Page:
Travel expert: deflation is apparent
September 8, 2009
Lowering room rates won’t create demand, and Park City may have too many hotels.
That was some of the bad news Ralf Garrison, director of the Mountain Travel Research Program, shared with the Park City Area Lodging Association last Thursday.
The Program is a service funded through subscriptions whereby Garrison and his partners request information from individual businesses and resorts and then synthesize it into reports that he hopes are useful. Consequently, Garrison joked he was in an awkward position presenting bad news to his customers.
"We’re trying to be helpful," he said. "The playbook has been to plan on last year’s budget plus five percent not so much anymore."
About 70 percent of the U.S. Gross Domestic Product is based on consumer spending, and Americans were spending about 104 percent of their income. Not only will it be difficult to return to 2007 levels, but the business climate may never be the same again, he said.
The good news is that the ski industry is a good business to be in. Few companies outperformed resort stocks, he said.
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The Consumer Price Index and the Travel Price Index are both down, which is good for the consumer. Unfortunately, that also suggests deflation has set in, he said. In July, it was nearly 10 percent cheaper to travel than a year before.
The dollar is also softening and messing up the world economy; there’s talk of decoupling the dollar from the world economy, which would automatically decrease its value by about 22 to 30 percent. Ironically, that may actually save the real estate market by adding value to real property, he said.
Airlines are cutting flights in order to balance supply and demand and again charge prices that cover their costs. Unfortunately for Utah, Denver and Reno are keeping prices artificially low.
It doesn’t work the same in the lodging industry, and hotels lowering price to compensate for less demand is stupid, he said.
"If there’s no demand, a cheaper price doesn’t make a difference," he explained.
Cruise ships have to fill beds, so they’re always the first to make discounts. Then comes hotels associated with the gaming industry followed by those adjacent to amusement parks. that time, travelers demand bargain everywhere.
Nationally, the gap between supply and demand in lodging is the worst it’s been since at least the late 1980s, Garrison said. A lot of the newest product increasing that supply is luxury some of the properties in least demand right now.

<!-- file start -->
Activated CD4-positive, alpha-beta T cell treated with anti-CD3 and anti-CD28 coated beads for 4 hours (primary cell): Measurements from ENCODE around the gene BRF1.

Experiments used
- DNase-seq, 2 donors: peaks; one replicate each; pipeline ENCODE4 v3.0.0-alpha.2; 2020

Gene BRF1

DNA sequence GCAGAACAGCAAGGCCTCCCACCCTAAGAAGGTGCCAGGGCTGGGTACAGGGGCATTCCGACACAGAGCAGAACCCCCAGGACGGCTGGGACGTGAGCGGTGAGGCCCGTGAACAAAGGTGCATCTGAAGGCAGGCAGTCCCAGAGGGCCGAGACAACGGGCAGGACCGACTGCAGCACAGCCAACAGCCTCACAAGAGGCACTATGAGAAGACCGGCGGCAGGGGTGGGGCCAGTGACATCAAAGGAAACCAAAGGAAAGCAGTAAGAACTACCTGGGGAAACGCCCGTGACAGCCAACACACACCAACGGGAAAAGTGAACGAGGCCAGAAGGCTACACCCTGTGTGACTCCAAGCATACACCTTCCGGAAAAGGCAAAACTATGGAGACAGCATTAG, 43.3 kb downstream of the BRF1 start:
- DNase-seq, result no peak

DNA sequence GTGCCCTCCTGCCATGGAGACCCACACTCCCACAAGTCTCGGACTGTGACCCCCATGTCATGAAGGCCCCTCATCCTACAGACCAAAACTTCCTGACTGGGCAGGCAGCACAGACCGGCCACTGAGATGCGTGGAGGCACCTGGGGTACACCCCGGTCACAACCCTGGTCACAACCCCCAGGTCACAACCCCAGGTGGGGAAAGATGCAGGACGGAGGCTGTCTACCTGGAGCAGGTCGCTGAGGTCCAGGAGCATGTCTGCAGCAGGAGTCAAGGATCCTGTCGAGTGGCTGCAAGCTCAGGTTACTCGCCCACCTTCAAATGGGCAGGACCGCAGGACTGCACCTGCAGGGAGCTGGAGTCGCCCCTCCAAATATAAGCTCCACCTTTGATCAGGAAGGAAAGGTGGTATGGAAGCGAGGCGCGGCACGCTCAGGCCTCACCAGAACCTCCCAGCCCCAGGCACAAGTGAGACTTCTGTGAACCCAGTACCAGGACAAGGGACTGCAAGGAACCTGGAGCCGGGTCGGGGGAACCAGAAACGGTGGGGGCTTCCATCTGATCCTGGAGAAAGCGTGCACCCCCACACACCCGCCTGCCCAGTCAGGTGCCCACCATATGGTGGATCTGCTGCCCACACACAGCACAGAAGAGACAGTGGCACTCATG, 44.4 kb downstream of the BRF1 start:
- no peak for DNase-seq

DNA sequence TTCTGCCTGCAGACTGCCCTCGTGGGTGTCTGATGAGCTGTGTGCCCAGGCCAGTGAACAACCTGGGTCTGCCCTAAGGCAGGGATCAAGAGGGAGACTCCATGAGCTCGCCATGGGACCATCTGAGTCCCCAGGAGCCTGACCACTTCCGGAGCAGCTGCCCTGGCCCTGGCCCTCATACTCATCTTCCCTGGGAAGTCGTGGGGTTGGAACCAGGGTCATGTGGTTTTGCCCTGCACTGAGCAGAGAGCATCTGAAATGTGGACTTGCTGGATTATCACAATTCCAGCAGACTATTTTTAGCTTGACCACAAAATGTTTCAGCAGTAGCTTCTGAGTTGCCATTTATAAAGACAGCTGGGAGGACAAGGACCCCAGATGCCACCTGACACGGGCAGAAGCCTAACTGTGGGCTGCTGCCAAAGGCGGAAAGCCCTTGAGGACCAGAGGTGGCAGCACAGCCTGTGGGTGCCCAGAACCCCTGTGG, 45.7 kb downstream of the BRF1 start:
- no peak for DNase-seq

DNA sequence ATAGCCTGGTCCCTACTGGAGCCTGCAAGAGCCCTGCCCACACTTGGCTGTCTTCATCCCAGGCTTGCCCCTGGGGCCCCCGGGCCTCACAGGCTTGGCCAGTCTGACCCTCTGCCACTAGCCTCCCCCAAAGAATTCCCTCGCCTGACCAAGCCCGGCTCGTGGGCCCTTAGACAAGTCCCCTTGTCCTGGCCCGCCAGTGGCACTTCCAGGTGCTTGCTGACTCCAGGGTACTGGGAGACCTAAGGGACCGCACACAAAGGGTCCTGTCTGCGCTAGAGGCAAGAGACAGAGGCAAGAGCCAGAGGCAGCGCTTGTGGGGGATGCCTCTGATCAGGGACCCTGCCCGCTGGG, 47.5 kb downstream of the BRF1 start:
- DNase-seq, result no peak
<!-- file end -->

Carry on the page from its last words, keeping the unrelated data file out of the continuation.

With the Dakota Mountain Lodge and St. Regis at Deer Crest joining the scene for the first time this winter, that appears to be true for Park City. Comparing last winter with the year before, Park City was down 20 percent while the industry was only down 15. Garrison wonders if that’s because Park City has too much supply.
There’s been much talk of resorts courting regional markets to make up the decline in destination skiers, but Garrison wonders if that’s becoming a self-fulfilling prophecy. If advertising is spent in regional markets and timed 45 days out, how will they know destination skiers wouldn’t come?
"We discouraged brand loyalty inadvertently, and encouraged price loyalty last year," he said.
Unfortunately for Utah, Salt Lake City pales as a regional market compared to Denver and San Francisco for resorts to the east and west, he said.
Optimists also say that good snow trumps the economy, but the decline in destination skiers shows that’s largely only true of the regional market.
The good news, Garrison said, is that this winter may be the first difficult one in recent memory that the industry will have an opportunity to plan for. Easter moving from March to April hurt the late-spring numbers, but it will stay in April for several years. He’s also found that scheduling special offers and advertising to coincide with school-break calendars has been successful in other parts of the country.
"It’s sort of basic but I never did it before," he acknowledged.
Garrison said he would have liked to offer a prediction for the coming winter, but said realistically, it will take until mid-October to know if ’09-’10 will be the same or worse than last year.
An additional problem complicating predictions for winter is the absence of reporting from Deer Valley properties as homeowner associations have struggled to sign new contracts.
At the meeting, it was announced that nearly 300 units have signed on already with the new Deer Valley lodging entity that will be operating this winter.